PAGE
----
A financial expert doubts the Reserve Bank is going to raise interest rates too much despite growing inflation, because it'll destroy the housing market.
Interest rates are at record lows, driving up house prices and making it cheap to borrow. They were already relatively low, encouraging spending in the post-global financial crisis years, but fell to 0.25 percent as COVID-19 hit last year.
As a consequence, house prices skyrocketed - Kiwis seeing it as a safe investment as stock markets fluctuated.
Mark Riggall of Milford Asset Management told The AM Show on Thursday despite prices doubling since before the global financial crisis, repayments have remained about the same.
"The monthly repayments on those mortgages are actually the same, if not lower. We've enjoyed a huge benefit of falling interest rates, but of course we have to pay more in mortgages."
But mortgages often last for decades, while interest rates can be changed a few times a year - in either direction. One of the Reserve Bank's primary goals is to keep inflation around 2 percent - lowering interest rates stimulates the economy but tends to raise inflation, as supply constraints start to bite. Raising them cools demand, lowering inflation.
"Inflation is running reasonably hot at the moment," said Riggall.
The official statistic is 1.5 percent - within the Reserve Bank's target, but on its way up.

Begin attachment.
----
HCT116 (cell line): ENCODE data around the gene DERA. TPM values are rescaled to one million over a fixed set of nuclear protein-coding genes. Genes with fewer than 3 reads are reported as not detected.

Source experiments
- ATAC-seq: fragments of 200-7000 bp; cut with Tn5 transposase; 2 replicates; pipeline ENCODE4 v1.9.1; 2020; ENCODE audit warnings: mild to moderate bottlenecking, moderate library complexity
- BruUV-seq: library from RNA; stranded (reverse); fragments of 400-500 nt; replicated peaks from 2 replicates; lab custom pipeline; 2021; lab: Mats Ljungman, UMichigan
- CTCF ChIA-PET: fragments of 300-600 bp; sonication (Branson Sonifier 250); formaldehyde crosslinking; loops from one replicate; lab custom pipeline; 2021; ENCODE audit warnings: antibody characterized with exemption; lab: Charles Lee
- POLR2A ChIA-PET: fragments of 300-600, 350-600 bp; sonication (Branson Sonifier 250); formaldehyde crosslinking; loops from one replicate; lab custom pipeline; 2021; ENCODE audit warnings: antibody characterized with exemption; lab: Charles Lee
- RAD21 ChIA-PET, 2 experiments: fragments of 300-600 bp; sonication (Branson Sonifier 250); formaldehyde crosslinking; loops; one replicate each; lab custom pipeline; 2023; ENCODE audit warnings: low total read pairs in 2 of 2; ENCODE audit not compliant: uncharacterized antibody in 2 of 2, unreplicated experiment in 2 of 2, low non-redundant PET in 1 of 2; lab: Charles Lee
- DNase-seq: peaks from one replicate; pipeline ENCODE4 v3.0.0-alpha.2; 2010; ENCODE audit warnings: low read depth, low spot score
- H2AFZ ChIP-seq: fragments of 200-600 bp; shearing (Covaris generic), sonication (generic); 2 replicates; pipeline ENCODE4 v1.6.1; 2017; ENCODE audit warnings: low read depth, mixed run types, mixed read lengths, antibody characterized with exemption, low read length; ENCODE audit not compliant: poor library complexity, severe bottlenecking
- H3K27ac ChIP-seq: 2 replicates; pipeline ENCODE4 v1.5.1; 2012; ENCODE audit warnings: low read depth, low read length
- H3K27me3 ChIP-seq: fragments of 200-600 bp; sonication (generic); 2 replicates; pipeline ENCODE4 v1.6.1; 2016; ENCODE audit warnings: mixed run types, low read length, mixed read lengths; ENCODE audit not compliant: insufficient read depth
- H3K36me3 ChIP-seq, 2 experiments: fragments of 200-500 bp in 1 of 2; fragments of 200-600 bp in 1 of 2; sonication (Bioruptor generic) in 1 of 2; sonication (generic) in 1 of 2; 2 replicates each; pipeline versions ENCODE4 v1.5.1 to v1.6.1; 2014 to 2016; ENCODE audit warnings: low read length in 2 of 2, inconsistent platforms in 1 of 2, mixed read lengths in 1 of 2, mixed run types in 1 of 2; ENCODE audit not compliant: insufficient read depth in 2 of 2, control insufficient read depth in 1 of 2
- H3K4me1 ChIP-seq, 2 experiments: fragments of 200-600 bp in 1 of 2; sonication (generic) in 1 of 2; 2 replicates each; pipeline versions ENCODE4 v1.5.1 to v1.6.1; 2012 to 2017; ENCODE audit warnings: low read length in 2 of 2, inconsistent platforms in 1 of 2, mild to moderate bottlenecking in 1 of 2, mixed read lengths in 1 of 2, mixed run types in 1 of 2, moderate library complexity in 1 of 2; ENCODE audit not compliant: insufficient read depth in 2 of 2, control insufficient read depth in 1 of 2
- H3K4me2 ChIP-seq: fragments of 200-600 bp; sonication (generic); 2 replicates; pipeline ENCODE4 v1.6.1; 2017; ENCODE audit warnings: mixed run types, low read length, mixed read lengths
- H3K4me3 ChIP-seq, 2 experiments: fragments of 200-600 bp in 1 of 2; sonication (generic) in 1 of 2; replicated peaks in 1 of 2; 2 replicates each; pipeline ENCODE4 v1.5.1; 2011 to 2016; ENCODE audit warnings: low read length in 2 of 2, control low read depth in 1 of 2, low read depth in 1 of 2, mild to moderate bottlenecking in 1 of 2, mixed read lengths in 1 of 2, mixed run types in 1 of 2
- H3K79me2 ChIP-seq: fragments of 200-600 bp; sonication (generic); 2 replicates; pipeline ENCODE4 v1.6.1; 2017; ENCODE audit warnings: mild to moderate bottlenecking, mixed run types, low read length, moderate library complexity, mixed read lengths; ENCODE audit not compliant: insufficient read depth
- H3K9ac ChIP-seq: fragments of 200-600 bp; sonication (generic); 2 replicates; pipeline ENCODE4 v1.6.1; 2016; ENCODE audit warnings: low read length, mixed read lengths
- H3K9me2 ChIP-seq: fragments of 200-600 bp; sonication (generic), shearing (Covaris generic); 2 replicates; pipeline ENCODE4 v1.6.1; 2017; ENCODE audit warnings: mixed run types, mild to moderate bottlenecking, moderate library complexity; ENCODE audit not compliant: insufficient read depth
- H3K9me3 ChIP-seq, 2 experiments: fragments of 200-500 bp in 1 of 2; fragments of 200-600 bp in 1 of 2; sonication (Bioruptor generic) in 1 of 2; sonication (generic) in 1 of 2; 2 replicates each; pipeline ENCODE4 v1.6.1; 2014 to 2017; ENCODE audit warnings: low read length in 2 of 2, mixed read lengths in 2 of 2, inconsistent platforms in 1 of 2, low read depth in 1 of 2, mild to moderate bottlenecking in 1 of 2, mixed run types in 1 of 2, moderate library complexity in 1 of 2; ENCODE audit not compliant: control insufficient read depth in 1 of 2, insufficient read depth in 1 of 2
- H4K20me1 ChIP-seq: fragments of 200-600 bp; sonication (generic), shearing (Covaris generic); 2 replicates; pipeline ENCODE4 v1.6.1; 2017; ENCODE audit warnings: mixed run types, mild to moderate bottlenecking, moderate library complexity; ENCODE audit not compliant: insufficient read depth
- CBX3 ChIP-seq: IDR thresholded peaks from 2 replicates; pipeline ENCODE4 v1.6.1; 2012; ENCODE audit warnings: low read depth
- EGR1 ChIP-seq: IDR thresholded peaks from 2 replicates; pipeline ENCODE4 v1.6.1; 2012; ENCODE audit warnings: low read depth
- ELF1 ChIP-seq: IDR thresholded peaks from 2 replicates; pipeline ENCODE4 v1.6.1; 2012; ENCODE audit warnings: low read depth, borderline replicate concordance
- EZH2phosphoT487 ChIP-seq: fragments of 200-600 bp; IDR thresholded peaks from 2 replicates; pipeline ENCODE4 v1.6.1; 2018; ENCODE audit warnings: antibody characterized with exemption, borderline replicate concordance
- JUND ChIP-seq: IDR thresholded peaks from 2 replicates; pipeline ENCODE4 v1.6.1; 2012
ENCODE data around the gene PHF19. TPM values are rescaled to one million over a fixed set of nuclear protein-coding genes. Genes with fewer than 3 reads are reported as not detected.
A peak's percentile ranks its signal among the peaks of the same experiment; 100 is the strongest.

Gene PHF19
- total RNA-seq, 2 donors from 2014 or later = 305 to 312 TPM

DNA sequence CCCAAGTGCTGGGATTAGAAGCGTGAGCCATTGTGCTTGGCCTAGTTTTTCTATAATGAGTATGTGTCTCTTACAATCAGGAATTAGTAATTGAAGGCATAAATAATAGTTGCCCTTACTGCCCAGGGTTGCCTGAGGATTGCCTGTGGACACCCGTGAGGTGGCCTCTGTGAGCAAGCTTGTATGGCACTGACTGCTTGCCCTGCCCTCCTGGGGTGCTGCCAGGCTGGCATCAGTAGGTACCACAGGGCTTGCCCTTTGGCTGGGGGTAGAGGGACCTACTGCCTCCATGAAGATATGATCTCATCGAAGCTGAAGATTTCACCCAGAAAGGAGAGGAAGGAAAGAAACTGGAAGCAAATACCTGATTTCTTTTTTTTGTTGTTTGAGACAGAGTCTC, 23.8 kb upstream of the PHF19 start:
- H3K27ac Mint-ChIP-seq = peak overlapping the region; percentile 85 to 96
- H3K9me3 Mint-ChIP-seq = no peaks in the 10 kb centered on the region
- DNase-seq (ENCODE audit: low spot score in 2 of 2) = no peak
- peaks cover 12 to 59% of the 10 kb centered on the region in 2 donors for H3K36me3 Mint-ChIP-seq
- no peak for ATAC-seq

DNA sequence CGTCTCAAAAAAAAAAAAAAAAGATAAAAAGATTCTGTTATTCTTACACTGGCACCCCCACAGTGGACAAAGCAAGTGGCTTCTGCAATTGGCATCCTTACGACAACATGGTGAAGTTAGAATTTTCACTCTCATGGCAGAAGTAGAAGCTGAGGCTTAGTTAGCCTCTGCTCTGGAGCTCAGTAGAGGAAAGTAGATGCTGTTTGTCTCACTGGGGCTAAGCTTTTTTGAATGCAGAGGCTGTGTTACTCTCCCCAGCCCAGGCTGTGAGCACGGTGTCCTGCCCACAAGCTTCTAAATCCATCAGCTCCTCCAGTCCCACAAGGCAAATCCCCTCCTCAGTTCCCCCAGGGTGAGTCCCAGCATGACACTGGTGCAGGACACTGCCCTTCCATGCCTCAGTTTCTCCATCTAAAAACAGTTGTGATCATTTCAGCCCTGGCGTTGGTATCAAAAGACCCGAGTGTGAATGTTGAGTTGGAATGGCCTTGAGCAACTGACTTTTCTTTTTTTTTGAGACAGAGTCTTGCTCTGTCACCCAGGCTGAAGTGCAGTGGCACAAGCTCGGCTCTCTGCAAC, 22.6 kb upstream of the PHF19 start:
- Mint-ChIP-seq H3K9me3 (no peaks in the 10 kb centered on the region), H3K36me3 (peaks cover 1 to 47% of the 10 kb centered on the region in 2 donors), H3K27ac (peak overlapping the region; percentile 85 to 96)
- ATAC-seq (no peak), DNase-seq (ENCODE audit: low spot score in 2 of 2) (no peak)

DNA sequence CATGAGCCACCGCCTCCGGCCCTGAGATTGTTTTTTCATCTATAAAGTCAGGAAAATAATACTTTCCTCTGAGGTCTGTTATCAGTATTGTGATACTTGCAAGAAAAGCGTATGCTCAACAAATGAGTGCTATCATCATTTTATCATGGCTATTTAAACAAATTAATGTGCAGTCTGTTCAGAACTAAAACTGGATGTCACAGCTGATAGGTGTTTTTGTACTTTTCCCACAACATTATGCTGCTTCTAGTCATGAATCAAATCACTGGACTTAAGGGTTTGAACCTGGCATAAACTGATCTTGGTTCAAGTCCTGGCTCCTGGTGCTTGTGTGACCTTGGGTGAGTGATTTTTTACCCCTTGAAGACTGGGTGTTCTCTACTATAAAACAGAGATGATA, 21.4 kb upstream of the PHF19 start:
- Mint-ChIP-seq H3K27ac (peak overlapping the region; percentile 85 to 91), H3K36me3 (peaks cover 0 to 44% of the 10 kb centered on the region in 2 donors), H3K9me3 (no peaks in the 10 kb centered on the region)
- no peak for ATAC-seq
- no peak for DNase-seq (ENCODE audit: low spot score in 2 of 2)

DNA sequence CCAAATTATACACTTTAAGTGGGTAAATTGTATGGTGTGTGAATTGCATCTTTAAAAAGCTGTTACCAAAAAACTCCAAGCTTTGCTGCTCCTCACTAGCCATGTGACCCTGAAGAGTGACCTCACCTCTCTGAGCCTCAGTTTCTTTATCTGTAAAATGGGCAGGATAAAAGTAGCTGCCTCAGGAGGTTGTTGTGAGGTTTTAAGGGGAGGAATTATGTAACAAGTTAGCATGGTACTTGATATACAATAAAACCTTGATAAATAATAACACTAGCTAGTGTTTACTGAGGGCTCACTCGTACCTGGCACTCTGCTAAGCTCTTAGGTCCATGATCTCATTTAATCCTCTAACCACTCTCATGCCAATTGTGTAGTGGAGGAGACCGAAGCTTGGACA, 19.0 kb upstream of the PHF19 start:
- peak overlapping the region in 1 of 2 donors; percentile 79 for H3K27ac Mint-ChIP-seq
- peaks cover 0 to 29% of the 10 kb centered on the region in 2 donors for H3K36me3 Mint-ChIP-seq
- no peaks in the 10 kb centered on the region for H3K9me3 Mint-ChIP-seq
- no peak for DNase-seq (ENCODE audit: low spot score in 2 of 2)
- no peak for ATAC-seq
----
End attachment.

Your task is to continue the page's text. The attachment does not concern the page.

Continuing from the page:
Some banks are picking the official cash rate to go up next year to 1.25 percent. While that is still low by historic standards, it's four times higher than it is right now.
Riggall said with prices so high, many recent buyers are stretched to their limits already.
"If interest rates rise, if you're borrowing against the median home in New Zealand and rates rise 1 percent, that could cost you more than $4000 a year in extra repayments. For some people it's going to be difficult - bear in mind that other costs are going up as well."
Based on long-term fixed mortgage rates, Riggall said the banks appear to be expecting a rise of about 0.4 percent in the next 12 months. But whether the Reserve Bank will go further than that remains to be seen.
"If they do raise them the costs are going to go up, the housing market's going to fall over - especially at the bottom end - and people are going to have less money to spend on the rest of the economy."
The next review of the official cash rate is on July 14.